Angels and Demons was then recommended to me, and if I remember correctly, I finished that book in one night. The twists and turns that you never saw coming were incredible, to say the very least. And so clever! It takes a lot of careful wording to so expertly drop hints the way Brown does and still not see the end result! I do my best to do the same in my books: drop the hints so the conclusion is not completely out of the blue, but make them ambiguous enough that you can’t see them coming.

Besides writing, what are your favorite things to do?

Cooking is at the top of my list. I love to cook anything and everything. And if I don’t know how to cook it, I learn. My family is so used to trying all sorts of different foods from around the globe, they don’t even question it anymore. I could probably tell my husband we’ll be having deep-fried grasshoppers from somewhere obscure because I wanted to learn how to make them, and his automatic response is, “Okay, I bet it’ll be good!” Anyone who really knows me will tell you that my favorite things in the world revolve around art, and edible art is definitely one of my favorite things.


I also love music—all kinds of music. Before I went into Law Enforcement, I was a violinist, a pianist, and a first Alto singer. I still engage in music regularly; I even have a karaoke app on my phone that I love singing along with. No shame.

I also love travel and adventure; my dad’s work often required my family to travel all over the country when I was growing up. Whenever I talk to people who have never been more than one or two states away from their hometown, it boggles my mind. I don’t think I could ever live like that when there’s so much world to see. Even now, I do my very best to constantly take my husband and kids on random adventures throughout the country so that they can see and experience everything. I hope to be able to do more of that worldwide as they get older. Here’s hoping.


And finally, of course, reading. I’m a picky reader when it comes to the author’s voice (again, do NOT skip the editor step), but when I find a book that I like, no matter the genre, I can’t put it down. Crime thrillers are obviously a favorite, but I also really love fantasy, science fiction, and historical fiction. My favorite book series would have to be the Old Kingdom series by Garth Nix. You want to talk about travel, crime, adventure, and girl power? Those are the books to read!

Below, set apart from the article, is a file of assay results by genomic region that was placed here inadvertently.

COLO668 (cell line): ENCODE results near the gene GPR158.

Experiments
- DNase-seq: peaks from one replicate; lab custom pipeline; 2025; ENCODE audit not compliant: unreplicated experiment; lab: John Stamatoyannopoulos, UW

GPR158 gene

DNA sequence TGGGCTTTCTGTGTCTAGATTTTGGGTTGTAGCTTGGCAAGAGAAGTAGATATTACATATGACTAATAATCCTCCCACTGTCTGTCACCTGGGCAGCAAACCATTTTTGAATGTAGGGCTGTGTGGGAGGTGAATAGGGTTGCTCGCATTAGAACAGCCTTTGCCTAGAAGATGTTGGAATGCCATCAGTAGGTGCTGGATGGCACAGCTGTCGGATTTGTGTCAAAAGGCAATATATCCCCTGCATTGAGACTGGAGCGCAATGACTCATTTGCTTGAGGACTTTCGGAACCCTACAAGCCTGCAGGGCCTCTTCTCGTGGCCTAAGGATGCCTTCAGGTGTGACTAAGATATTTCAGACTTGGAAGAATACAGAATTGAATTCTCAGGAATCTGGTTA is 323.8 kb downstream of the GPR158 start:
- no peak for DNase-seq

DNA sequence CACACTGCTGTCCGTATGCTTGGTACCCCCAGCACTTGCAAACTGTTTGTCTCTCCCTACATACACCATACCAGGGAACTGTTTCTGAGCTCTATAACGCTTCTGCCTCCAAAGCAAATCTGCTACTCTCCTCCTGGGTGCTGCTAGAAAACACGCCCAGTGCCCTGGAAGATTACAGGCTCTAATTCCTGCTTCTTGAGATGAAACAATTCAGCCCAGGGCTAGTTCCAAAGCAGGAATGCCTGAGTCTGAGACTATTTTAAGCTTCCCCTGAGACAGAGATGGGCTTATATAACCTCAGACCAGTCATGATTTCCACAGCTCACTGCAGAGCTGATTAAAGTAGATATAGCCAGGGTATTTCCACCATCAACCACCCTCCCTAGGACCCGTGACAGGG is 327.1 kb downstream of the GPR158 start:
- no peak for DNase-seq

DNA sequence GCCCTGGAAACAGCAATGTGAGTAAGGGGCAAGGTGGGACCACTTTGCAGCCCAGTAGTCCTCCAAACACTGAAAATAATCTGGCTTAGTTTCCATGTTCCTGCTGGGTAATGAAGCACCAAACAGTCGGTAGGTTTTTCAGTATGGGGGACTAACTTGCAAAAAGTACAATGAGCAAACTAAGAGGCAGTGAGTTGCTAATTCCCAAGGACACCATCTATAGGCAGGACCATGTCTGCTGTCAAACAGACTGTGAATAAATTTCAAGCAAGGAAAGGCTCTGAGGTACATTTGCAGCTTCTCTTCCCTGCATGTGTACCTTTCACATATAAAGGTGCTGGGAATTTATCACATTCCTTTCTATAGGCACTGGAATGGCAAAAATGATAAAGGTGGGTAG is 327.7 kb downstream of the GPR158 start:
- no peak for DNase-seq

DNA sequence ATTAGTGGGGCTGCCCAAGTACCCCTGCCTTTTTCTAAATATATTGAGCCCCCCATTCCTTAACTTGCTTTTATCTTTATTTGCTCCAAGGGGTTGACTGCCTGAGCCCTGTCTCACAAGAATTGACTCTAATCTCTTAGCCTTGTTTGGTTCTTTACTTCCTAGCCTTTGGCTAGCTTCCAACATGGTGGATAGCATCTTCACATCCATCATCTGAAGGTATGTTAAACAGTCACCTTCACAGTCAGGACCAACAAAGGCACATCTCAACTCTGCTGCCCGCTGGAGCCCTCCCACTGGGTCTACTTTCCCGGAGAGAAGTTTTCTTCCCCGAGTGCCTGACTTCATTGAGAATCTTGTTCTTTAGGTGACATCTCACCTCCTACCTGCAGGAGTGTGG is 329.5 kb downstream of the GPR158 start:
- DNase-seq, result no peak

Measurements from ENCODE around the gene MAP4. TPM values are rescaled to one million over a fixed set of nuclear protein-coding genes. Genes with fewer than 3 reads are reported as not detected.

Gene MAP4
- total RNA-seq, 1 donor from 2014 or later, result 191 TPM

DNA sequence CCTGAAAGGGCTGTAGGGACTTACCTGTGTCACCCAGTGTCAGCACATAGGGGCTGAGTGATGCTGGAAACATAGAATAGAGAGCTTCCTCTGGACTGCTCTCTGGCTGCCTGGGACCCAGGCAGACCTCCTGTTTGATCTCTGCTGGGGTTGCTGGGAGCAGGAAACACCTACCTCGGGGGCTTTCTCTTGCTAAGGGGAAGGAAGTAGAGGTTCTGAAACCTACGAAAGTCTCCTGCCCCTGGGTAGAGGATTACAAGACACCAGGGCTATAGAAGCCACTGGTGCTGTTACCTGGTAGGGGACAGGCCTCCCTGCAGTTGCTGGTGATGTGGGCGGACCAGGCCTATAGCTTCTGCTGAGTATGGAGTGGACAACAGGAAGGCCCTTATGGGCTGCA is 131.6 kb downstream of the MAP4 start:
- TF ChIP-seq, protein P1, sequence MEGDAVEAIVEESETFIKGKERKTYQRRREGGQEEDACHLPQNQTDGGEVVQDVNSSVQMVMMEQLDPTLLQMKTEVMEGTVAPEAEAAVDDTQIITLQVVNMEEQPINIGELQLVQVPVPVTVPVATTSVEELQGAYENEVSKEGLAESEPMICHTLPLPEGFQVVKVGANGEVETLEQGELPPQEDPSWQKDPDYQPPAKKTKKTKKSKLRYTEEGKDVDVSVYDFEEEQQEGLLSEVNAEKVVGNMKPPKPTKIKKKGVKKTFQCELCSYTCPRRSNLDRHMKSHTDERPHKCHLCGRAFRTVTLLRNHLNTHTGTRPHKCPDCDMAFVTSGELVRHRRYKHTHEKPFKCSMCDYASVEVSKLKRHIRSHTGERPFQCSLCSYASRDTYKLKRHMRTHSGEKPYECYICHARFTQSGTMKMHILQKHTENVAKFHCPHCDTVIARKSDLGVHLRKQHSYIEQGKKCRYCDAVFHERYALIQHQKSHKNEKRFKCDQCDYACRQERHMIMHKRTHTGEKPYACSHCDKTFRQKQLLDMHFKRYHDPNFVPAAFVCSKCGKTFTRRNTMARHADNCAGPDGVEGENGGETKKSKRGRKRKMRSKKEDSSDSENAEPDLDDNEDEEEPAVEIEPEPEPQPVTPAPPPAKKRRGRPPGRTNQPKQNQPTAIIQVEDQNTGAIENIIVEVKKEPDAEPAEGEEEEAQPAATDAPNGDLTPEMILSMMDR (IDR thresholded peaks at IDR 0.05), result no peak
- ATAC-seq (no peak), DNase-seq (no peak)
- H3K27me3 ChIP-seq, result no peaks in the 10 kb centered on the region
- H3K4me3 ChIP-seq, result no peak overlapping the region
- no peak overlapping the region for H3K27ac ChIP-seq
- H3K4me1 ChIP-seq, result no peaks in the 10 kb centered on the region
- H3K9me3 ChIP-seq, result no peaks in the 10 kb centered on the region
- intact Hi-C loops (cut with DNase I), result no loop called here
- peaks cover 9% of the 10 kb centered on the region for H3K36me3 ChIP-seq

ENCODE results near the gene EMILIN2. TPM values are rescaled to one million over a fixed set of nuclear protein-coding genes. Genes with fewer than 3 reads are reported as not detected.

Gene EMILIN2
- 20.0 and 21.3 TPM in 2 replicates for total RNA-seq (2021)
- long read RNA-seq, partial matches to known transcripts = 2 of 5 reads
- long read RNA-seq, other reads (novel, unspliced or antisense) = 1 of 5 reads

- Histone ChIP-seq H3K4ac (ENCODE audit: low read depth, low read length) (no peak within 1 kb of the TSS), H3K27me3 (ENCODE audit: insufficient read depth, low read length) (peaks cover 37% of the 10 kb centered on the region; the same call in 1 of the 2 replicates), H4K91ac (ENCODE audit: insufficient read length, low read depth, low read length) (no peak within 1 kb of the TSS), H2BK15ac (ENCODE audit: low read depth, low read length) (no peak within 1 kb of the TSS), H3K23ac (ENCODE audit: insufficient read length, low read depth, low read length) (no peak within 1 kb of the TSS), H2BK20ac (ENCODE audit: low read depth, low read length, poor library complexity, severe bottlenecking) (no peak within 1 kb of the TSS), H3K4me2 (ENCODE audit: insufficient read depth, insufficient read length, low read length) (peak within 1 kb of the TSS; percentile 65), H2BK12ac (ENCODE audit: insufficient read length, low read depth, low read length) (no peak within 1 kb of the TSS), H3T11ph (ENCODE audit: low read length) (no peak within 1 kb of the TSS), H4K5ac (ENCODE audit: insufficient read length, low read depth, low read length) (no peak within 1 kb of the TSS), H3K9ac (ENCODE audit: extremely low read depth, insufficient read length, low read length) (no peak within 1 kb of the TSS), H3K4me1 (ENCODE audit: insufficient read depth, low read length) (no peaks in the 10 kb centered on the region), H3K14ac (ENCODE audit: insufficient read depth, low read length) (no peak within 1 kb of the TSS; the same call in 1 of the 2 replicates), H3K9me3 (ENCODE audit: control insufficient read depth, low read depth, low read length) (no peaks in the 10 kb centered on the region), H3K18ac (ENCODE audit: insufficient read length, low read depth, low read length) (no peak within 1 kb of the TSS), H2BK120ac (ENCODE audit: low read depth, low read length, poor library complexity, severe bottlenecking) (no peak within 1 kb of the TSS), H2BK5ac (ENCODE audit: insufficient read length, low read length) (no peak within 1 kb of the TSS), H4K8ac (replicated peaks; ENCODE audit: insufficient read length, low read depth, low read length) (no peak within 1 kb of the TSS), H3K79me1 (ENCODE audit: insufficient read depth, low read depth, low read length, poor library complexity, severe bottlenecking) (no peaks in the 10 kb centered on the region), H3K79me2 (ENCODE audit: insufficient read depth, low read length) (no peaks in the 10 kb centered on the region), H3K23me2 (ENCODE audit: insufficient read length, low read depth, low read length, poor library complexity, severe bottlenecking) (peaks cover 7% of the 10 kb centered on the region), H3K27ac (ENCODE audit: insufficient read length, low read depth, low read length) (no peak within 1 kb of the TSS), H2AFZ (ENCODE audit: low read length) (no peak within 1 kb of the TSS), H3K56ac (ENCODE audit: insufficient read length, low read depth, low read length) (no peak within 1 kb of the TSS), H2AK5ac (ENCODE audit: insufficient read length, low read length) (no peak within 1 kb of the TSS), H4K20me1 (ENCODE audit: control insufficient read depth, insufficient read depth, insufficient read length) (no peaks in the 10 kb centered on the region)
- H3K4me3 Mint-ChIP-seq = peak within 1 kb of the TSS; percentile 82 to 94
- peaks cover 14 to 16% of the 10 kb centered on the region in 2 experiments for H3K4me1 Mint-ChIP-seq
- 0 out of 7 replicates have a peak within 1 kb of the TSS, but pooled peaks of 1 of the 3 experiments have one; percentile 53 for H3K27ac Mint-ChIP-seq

What advice do you have for aspiring writers who are considering writing a crime fiction novel?

Do your research. If you’re fortunate enough to have experience to lean on, that’s wonderful, but don’t ever assume that you know all that there is to know about the world of crime and politics, even in fiction. If you’re into writing period dramas involving crime, make sure you know all about the world of crime science during your chosen era. If you want to do modern day, stay updated on law and science. If you want to do future, you might have a little bit more wiggle room with that, but don’t forget the basic fundamentals. Always, always do your research. I read a quote once that said “90% of an author's job is research,” and believe me when I say they were not lying on that.

“The Redcap” is your latest novel, correct?

Yes, that’s right.

What reaction have you received from readers so far?

“This was way better than the first one!” seems to be the common consensus, and I would have to agree. Scots Honor was really about giving Sam an origin story, and now I get to really explore and record his adventures as an FBI asset. The Redcap takes place roughly one year after the events of Scots Honor; I made the space in between the novels on purpose because, after a year, one tends to completely settle into their new life, and I figured it would be a good jumping off point now that Sam has his life somewhat in order again. In The Redcap, the readers will not only see Sam solve a difficult crime, but they’ll also learn more about him and what makes him tick. As I’ve stated, to me that’s the really interesting thing about great characters.

Where are your books sold? How can readers connect with you?

My books are just about everywhere now: Amazon, Walmart, Barnes and Noble, Indie Reads, Indie Bound, there’s a whole list of outlets on Goodreads. I have the most up-to-date information linked to my website, https://www.kmhardy.net/ , which also connects to my social media: Facebook, Instagram, and Twitter.

What can we expect to see next from K.M. Hardy? Any upcoming book tours, signings, etc?

Well, I’m currently busy with book number three of Sam and his team’s adventures. Due to the pandemic, I am doing my best to follow all of the CDC’s recommended health and safety protocols so we can bring this crisis to an end as soon as possible. In the future, however, I would absolutely love to do a tour and a signing. I’ve actually been talking to some vendors in my state about doing a signing tour, and they’re excited to have a local author. We’ll have to see what happens, but I’m confident that tours are in the near future.